If your organization is considering a PPA buyout, take steps to ensure that you have the support and expertise necessary to realize a successful transaction.

A New Option: The Solar PPA Refinancing Alternative

For site hosts that do not have the cash available to buy-out their PPAs but are still looking to improve their financial position in their solar program, solar refinancing may be the solution.  Much like mortgage refinancing, solar PPA refinancing is a means to lower current and future costs without having to supply capital resources.  This program can be described as a Third-Party PPA Buyout paired with a new restructured power purchase terms and conditions.  For site hosts with limited liquidity, this option can deliver lower power rates while still offering all the benefits that initially attracted them to a solar PPA.

The solar PPA refinancing begins with a full financial analysis of the solar PV system including assessing the remaining useful life and a full cash flow analysis under both the status quo and refinanced scenarios.  If the analysis shows that the site host can benefit from an alternative rate structure and term, a buy-out can be pursued with a new third-party owner with the understanding that a new per kWh power rate will result in the site host securing a better long-term financial position over the life of the system.  In many cases, refinancing can also result in the new owner making system improvements that will benefit the site host such as pursuing the deployment of battery energy storage systems (BESS).  In this program, site hosts benefit from an improved PPA rate while still not having to be responsible for system operations and maintenance.

Organizations across California are starting to investigate solar PPA refinancing because it puts decision making back in their hands, rather than being subject to the decisions of others that may have different long-term goals.  Many PPA providers are counting on their “forever” cash flows with escalating rates; but the solar PPA refinancing program can help turn the tables in favor of the site hosts.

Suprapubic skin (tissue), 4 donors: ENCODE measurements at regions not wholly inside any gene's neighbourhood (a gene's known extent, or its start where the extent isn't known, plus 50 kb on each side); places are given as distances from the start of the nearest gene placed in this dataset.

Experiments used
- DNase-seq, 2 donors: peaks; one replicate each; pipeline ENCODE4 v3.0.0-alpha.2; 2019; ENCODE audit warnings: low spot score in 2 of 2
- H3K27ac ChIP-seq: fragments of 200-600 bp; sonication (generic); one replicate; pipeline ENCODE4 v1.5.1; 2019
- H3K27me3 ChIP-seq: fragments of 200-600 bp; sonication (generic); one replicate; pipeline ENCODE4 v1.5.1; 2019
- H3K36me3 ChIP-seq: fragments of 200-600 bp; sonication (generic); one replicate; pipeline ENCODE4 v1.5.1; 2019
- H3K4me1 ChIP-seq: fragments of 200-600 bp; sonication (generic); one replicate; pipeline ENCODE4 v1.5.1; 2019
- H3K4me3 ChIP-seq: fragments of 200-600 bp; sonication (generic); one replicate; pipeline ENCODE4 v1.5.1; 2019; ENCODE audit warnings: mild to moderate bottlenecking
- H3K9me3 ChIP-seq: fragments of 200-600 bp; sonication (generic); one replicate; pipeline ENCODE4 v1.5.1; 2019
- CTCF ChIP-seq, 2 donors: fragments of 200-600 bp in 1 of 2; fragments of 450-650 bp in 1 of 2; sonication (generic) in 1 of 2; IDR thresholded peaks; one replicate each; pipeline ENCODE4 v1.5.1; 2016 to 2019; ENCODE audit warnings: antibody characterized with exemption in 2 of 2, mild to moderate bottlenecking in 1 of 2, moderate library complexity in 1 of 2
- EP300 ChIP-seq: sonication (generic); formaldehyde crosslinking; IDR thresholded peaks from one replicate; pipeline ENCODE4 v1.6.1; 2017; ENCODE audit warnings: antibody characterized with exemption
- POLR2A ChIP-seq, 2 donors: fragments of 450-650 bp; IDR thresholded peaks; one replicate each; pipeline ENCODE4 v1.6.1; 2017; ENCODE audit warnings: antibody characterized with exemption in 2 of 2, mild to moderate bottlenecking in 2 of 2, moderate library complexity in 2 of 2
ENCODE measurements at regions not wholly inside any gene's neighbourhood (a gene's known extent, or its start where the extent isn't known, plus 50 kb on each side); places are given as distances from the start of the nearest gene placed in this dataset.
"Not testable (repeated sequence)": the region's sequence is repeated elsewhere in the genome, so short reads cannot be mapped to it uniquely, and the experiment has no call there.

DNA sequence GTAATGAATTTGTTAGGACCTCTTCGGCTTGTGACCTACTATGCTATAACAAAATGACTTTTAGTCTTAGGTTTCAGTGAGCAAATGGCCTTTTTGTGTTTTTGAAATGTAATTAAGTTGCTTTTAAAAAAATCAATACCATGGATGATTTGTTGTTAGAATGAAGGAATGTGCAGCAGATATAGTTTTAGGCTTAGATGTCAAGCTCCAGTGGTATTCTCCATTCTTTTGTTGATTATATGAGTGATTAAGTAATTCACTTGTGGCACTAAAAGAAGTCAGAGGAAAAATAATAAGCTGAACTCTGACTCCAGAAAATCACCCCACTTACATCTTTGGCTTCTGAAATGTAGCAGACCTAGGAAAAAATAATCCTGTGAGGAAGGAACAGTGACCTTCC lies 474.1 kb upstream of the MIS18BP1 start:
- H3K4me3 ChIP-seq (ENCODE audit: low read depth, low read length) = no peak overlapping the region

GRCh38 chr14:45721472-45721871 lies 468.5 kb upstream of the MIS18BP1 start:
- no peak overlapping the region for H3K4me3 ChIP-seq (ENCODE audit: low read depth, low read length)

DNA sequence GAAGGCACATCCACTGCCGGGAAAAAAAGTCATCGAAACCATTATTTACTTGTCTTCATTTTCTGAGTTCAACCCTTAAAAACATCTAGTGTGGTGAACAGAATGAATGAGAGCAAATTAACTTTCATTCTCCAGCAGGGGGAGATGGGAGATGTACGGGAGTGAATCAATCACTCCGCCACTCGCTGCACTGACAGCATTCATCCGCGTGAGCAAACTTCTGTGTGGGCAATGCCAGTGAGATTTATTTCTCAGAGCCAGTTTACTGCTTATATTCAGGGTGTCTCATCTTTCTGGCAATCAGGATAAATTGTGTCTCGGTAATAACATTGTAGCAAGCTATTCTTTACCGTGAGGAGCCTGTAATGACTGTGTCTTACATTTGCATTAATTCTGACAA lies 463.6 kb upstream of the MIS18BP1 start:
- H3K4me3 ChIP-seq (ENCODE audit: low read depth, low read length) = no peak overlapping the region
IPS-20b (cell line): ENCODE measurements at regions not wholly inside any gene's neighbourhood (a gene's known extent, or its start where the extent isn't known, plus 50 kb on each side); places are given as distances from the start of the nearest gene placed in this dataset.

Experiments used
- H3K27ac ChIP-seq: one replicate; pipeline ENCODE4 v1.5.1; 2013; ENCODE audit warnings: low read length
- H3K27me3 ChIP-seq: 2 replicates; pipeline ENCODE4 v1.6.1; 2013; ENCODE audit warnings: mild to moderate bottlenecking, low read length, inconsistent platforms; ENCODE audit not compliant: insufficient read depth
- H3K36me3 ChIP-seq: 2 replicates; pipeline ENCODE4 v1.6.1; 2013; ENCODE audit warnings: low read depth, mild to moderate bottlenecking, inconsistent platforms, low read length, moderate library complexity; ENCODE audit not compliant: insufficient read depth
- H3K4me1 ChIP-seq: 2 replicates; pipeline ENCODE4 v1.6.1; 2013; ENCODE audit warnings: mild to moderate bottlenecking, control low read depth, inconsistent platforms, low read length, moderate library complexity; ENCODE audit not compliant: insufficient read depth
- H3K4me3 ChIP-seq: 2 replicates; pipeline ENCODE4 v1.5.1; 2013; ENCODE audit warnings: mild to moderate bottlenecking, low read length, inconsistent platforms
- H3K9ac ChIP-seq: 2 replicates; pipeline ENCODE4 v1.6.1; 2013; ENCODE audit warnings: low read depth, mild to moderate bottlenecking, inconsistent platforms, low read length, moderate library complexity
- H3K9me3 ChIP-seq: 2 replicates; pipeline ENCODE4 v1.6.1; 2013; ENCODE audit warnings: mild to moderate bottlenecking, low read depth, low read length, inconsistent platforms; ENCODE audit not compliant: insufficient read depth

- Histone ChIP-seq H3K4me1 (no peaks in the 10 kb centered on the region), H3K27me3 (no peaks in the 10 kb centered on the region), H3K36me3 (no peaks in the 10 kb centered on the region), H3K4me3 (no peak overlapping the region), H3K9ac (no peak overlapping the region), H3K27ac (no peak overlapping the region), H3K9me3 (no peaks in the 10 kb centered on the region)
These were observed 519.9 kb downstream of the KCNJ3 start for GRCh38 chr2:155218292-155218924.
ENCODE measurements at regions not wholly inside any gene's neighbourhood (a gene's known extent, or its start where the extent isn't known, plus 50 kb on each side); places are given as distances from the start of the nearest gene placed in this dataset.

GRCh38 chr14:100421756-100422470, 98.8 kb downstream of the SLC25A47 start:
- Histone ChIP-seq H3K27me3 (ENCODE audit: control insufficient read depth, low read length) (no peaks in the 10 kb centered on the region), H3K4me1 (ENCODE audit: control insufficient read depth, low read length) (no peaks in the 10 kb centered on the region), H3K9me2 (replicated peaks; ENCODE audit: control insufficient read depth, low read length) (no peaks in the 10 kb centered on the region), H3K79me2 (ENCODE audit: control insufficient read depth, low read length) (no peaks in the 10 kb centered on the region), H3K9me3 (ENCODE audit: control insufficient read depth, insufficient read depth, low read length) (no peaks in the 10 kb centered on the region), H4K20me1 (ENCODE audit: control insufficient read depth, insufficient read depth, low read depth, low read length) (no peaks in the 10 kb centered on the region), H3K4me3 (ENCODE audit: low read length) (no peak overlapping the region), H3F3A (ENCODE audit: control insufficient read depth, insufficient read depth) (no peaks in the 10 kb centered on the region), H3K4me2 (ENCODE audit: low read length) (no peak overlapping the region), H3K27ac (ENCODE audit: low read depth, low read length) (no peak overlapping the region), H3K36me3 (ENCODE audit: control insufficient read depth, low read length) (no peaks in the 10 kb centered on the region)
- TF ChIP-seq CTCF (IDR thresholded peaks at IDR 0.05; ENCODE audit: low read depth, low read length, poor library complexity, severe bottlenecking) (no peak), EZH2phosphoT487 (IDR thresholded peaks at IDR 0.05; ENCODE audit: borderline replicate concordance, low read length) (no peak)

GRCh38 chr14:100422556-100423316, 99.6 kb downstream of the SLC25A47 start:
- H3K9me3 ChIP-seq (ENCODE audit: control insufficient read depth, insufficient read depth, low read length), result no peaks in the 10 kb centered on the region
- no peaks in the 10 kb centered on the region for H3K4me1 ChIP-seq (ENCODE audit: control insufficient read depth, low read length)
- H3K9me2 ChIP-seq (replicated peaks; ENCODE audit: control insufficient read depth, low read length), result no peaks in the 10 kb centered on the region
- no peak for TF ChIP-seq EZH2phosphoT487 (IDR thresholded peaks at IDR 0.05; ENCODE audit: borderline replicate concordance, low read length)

In Conclusion

There is no doubt that PPAs have helped to accelerate the adoption of solar PV in California and across the United States.  The attraction of no up-front costs, no maintenance responsibilities, and lower starting power costs can be strong arguments for organizations deciding to go solar.  But like in any long-term agreement, organizations should weigh all options before deciding to remain under an existing agreement and consider whether they should seek a buy-out or a refinancing option.  Regardless of which path is chosen, it is paramount to have transparency into the current and future financial and operational performance of these systems.  Solar site hosts should know whether their system is delivering the savings originally projected, and what impacts utility rate changes (such as the Time of Use rate shifts) are having on these programs.  If you are concerned about your current solar energy cash flows or are unsure of where you stand, just remember that solar PPAs do not have to be “forever”.

If you have an existing solar PPA, reach out to today to find out whether you qualify for a free solar analysis.  For qualified organizations, TerraVerde will review your energy usage, historic bills and the details of your power purchase agreement and then provide you with a no-cost and no-commitment comprehensive solar assessment.